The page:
Skip to main content

After a Few Hours of Deliberations, Ohio Man Acquitted of Murdering Wife and Staging Her Death as Suicide


Jurors in Ohio needed just under three hours of deliberations to find Matheau Moore, 51, not guilty of murdering his wife Emily Noble, 52.

Prosecutors had accused Moore of strangling Noble to death on the night of her birthday May 24, 2020. Noble was found the following Sept. 16, hanging from a tree in the woods near her home.

Authorities said that Moore put the victim there. A jury of his peers, however, found Moore not guilty on Friday.

He held his face and his hands upon hearing the verdict. He could also be seen repeatedly mouthing the words “thank you.”

Both sides in the Delaware County courtroom argued over their interpretations of the forensic and witness evidence, especially concerning how Noble ended up hanging at that tree.

If both sides agreed on anything, it is that tragedy infused Noble’s life throughout the years.

“No dispute about that,” said Assistant Prosecutor Mark Sleeper in closing arguments on Thursday.

Noble had friends who died of AIDS in the 1990s. Her first husband died of suicide. Her father slipped, fell, hit his head and never recovered. Her mother died in a car accident less than a year later.

“Terrible things,” Sleeper said. “But what do you hear about that? That each time Emily Noble overcame that tragedy. Overcame that trauma and continued on to see the joy in life and the bright things in the world. She got through it every single time. Every single time. ’til she married that man.” He pointed at Moore. “And now suddenly she doesn’t survive the trauma.”

The most recent tragedy to hit Noble and Moore’s life before her death was when his 17-year-old son from a previous marriage died in a hanging.

Sleeper voiced doubt that Noble would take her own life over this, having known the child for a year and a half.

Matheau Moore

Matheau Moore pictured awaiting verdict.

Emily took counseling, he said. She took time off work. There was not a single mention of suicidal thoughts or ideation by Noble, he said.

“Not a single one,” said the prosecutor.

She reported getting better, moving back to full-time work.

He cited conversations in which Noble promised not to die by suicide.

Meanwhile, the prosecution said, Moore was unemployed, sitting at home, and getting drunk. He never sought counseling. The prosecutor suggested it was Moore who was more likely to die by suicide.

Sleeper also pointed at the timing of Noble’s disappearance. She was last seen on her birthday, May 24. Her sister Amy had a birthday on May 26. That meant that for one day, on May 25, the women were the same age. It was a special day for them, in which they would call, talk and have a special conversation.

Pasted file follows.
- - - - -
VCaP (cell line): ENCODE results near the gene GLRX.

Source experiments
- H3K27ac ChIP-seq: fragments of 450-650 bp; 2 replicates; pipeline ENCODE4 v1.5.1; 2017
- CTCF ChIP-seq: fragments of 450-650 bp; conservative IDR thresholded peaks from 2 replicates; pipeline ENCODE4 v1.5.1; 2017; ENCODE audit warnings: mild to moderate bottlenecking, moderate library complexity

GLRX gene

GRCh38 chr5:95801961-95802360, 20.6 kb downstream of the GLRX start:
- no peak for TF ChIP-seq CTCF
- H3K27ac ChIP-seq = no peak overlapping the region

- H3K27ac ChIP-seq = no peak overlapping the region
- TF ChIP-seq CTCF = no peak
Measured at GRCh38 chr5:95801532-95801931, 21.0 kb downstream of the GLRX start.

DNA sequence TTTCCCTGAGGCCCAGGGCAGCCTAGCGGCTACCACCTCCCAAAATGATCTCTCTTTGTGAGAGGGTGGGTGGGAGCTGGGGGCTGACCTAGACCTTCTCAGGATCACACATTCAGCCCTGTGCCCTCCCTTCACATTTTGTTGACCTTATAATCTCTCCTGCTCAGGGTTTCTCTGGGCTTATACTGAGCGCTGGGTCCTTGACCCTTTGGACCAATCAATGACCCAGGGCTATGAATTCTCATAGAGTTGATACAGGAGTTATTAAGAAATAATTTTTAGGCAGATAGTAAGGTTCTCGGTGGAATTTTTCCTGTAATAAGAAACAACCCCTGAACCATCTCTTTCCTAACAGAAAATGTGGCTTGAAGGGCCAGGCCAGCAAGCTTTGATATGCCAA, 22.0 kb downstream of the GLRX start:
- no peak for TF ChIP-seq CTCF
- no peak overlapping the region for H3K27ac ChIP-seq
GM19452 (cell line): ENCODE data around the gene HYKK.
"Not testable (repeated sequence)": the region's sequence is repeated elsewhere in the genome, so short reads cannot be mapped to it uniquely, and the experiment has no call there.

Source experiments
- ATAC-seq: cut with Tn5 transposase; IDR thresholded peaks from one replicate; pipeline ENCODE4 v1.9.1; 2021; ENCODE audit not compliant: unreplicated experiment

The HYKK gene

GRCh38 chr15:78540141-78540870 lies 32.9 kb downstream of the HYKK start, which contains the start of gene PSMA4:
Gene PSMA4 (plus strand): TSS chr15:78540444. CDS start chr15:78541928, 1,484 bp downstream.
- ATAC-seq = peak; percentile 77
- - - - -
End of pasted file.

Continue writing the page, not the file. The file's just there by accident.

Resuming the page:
“Why in the world, if she was going to commit suicide, would she do it then?” Sleeper said. “That’s a special and happy time for her.”

Defense lawyer Diane Menashe painted Noble’s mental health history in more complicated fashion.

“If mental health were that simple, we would live in a much different world,” she said. “It’s not. It is not that simple to say, ‘They seem happy.'”

Regarding the conversations about suicide, Menashe argued that friends and family talked to Noble about this because they worried she might kill herself. It is not the kind of subject matter that people typically bring up to loved ones, she said.

Matheau sent texts to Noble telling her to stay positive, the defense lawyer said.

“This is the thing about mental health,” Menashe said. “You don’t see it coming.”

If anything, the texts between Noble and Moore show that the defendant had a lack of motive, the attorney said. The only time divorce is mentioned is when Moore asked Noble to tell him if she wanted a divorce.

Never did he say he hated her or wanted her dead, the attorney said.

As for the therapy notes, The only thing she ever said about Moore was worrying about his wellbeing after his son’s death. She never accused Moore of abusing her, Menashe said. (Moore’s previous wife, the mother of his late 17-year-old son, reportedly said he choked her when she was pregnant on New Year’s Day 2001. It was the only time he put a hand on her, the ex-wife said.)

Also at issue in trial was whether Noble was heavy enough for the hanging to fracture parts of her throat if it really was a suicide. Sleeper argued she was too light and that the testimony from a reliable expert proved this. He asserted that Moore struck Noble in the face and strangled her, the latter of which caused those throat fractures, a quadruple fracture pattern on both sides of her hyoid and thyroid cartilage, he said. Menashe in part suggested that the state’s case was incomplete. For example, there were no photos of the ligature around Noble’s neck.

“This case is totally speculation,” she said.

[Screenshot via Law&Crime Network]

Have a tip we should know? [email protected]

Filed Under:

Follow Law&Crime: